Mr. Burstow: To ask the Secretary of State for Work and Pensions what research his Department has evaluated on the health and safety effects of environmental tobacco smoke on workers; what assessment he has made of the applicability of the guilty knowledge test under the Health and Safety at Work Act 1974; and if he will make a statement. 
Mrs. McGuire: The Health and Safety Commission reached its view on the health and safety effects of second-hand smoke in the workplace by taking into account the report of the Department of Health's Scientific Committee on Tobacco and Health (SCOTH). In November 2004, SCOTH's updated report confirmed that second-hand smoke represents a substantial public health hazard.
The Health and Safety at Work etc Act 1974 does not provide specifically for a guilty knowledge test. While it does not ban smoking at work, it requires employers to have in place policies that manage and reduce the risks to their employees1 health to as low a level as reasonably practicable. Responsibility for deciding what this level should be rests with the employer.
Andrew Mackinlay: To ask the Prime Minister which of the (a) crowns and (b) tiaras worn by George V and Queen Mary at the Delhi Durbar in 1911 are in public ownership; and if he will make a statement. 
The Prime Minister: The Imperial Crown of India worn by His Majesty King George V at the Delhi Durbar has since that occasion been on permanent public display as part of the Crown Jewels in the Jewel House of the Tower of London.
The Prime Minister: My Office values and respects the diversity of its employees. Should they wish to do so, staff are supported in their desire to celebrate their traditions, including with colleagues within the Department. I also send out messages of goodwill to various communities on the occasion of their celebrations, copies of which are available on the Number 10 website.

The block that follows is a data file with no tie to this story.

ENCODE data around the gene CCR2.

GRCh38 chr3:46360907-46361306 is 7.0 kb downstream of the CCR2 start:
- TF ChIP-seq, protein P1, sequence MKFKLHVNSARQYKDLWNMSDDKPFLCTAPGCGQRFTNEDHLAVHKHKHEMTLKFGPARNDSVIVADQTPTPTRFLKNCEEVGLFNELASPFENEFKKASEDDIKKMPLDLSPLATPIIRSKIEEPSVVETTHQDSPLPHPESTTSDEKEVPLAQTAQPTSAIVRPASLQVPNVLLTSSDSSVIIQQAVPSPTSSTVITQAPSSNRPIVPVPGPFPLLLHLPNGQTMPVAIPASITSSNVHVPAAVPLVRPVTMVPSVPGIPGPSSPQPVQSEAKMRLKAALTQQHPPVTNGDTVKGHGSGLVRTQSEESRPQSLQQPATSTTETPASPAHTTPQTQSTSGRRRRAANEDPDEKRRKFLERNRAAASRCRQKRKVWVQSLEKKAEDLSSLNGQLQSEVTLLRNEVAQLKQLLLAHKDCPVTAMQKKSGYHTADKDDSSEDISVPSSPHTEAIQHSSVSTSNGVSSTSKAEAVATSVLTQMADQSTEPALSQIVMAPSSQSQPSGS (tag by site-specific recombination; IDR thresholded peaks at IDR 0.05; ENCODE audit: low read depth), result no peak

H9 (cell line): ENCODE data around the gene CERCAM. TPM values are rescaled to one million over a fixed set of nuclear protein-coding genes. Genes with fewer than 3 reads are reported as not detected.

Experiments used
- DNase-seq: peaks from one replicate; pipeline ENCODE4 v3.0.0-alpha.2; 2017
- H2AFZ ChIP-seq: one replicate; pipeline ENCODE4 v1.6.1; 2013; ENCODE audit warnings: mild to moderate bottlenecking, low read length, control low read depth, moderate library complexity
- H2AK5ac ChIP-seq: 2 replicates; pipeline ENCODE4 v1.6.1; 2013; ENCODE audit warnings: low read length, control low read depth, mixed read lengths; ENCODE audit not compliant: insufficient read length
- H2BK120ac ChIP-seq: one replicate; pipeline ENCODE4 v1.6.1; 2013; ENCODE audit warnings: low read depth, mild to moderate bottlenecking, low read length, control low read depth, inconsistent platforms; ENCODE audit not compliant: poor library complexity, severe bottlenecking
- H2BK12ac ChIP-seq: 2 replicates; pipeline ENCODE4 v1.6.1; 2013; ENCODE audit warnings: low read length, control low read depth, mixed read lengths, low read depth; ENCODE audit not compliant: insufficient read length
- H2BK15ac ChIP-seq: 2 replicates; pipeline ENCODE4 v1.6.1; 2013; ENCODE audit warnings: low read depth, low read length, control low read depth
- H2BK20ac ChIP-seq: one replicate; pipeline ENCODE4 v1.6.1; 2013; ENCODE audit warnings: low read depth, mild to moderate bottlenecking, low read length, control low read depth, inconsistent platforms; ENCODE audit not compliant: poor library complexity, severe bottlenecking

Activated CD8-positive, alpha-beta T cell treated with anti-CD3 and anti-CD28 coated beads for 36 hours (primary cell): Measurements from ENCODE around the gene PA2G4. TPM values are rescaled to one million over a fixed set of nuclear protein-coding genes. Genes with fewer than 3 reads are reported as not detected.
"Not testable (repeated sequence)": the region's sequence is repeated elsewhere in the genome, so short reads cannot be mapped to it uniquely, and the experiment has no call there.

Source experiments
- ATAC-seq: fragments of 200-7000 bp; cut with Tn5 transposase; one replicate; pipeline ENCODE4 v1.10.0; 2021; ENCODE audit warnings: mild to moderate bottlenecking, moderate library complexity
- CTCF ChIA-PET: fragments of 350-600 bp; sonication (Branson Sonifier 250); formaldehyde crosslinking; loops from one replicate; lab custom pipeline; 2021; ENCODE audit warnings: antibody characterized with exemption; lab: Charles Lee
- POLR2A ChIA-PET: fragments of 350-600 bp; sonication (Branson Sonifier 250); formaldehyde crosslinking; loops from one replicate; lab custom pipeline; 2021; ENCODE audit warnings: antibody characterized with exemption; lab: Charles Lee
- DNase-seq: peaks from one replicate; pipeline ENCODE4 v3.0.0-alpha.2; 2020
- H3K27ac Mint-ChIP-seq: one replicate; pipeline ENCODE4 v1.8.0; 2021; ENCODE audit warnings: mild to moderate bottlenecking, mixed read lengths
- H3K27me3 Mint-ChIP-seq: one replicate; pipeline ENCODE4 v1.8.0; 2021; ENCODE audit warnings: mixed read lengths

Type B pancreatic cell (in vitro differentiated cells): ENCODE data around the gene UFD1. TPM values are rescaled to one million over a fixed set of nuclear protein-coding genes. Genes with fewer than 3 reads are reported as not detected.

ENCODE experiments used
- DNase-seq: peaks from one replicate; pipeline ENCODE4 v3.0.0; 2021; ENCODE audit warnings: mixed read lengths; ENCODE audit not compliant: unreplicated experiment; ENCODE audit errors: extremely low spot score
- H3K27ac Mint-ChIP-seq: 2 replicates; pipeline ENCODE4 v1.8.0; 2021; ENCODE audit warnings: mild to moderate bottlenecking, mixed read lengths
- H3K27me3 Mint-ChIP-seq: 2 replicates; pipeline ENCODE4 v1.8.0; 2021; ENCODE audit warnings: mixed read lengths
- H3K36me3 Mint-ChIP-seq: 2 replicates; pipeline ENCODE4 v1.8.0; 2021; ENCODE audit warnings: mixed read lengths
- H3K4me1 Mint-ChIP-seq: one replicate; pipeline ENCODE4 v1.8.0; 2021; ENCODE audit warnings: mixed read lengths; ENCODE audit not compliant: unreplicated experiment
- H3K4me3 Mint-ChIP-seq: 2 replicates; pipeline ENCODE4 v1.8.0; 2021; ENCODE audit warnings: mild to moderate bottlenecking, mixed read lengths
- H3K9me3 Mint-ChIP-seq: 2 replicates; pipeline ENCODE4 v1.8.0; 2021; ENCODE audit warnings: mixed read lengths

Mr. Laurence Robertson: To ask the Prime Minister if he will consider recommending the granting of a state funeral to the last person to die who served in the First World War; and if he will make a statement. 
The Prime Minister:
My hon. Friend the Parliamentary Under Secretary of State (Minister for Veterans) (Mr. Touhig), is currently considering an
30 Nov 2005 : Column 622W
appropriate way to mark the service and sacrifices of those who served in the First World War, and an announcement will be made in due course.
Mr. Roger Williams: To ask the Prime Minister how many Freedom of Information applications his Office has received; how many have taken more than 20 days to process; and how many of these gave rise to complaints about the time taken. 
The Prime Minister: For these purposes my Office forms part of the Cabinet Office. I refer the hon. Member to the answer given to him on 28 November 2005, Official Report, columns 5051W by my hon. Friend the Parliamentary Secretary for the Cabinet Office (Jim Murphy).
Sir Menzies Campbell: To ask the Prime Minister when he plans to publish the paper he referred to in evidence to the Liaison Committee on 8 February setting out the way forward for the Iraqiisation of security (HC 318-i); and if he will make a statement.